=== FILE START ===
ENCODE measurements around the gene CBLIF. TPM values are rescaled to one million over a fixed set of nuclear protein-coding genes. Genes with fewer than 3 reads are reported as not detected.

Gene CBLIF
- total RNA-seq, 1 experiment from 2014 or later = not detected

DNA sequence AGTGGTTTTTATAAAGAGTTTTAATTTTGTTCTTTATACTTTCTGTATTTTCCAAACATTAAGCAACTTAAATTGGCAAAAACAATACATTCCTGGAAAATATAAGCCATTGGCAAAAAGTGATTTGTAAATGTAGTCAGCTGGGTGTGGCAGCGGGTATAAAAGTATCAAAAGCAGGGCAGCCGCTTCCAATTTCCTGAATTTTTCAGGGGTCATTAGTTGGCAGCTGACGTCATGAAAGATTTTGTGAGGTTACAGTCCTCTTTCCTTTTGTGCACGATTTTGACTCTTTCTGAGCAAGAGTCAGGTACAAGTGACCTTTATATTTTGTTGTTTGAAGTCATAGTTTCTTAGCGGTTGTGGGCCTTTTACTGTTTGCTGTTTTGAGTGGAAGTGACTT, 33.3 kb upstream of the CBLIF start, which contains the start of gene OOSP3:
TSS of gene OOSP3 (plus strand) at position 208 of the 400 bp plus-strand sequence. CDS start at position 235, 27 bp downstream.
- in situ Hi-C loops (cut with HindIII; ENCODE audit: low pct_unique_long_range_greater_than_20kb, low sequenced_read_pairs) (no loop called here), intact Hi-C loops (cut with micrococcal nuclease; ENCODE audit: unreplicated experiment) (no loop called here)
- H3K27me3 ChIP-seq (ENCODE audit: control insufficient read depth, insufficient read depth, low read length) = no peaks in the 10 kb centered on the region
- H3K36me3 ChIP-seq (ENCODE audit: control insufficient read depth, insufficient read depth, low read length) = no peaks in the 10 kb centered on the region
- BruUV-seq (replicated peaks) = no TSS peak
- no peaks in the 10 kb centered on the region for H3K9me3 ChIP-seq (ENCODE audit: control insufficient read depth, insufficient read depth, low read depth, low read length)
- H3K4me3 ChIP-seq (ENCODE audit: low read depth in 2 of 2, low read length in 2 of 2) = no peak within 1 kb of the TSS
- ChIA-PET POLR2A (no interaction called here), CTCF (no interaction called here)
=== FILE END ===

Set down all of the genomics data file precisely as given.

ENCODE measurements around the gene CBLIF. TPM values are rescaled to one million over a fixed set of nuclear protein-coding genes. Genes with fewer than 3 reads are reported as not detected.

Gene CBLIF
- total RNA-seq, 1 experiment from 2014 or later = not detected

DNA sequence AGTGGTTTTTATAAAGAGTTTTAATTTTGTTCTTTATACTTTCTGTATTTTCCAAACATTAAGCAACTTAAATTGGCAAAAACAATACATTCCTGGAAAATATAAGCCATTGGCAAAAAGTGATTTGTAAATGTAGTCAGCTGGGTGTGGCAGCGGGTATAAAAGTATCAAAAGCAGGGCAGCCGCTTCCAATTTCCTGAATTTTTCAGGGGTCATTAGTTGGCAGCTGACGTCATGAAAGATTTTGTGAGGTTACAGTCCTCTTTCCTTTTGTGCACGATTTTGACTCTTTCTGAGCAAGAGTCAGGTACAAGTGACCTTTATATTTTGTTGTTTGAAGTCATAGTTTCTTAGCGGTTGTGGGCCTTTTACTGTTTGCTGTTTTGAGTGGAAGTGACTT, 33.3 kb upstream of the CBLIF start, which contains the start of gene OOSP3:
TSS of gene OOSP3 (plus strand) at position 208 of the 400 bp plus-strand sequence. CDS start at position 235, 27 bp downstream.
- in situ Hi-C loops (cut with HindIII; ENCODE audit: low pct_unique_long_range_greater_than_20kb, low sequenced_read_pairs) (no loop called here), intact Hi-C loops (cut with micrococcal nuclease; ENCODE audit: unreplicated experiment) (no loop called here)
- H3K27me3 ChIP-seq (ENCODE audit: control insufficient read depth, insufficient read depth, low read length) = no peaks in the 10 kb centered on the region
- H3K36me3 ChIP-seq (ENCODE audit: control insufficient read depth, insufficient read depth, low read length) = no peaks in the 10 kb centered on the region
- BruUV-seq (replicated peaks) = no TSS peak
- no peaks in the 10 kb centered on the region for H3K9me3 ChIP-seq (ENCODE audit: control insufficient read depth, insufficient read depth, low read depth, low read length)
- H3K4me3 ChIP-seq (ENCODE audit: low read depth in 2 of 2, low read length in 2 of 2) = no peak within 1 kb of the TSS
- ChIA-PET POLR2A (no interaction called here), CTCF (no interaction called here)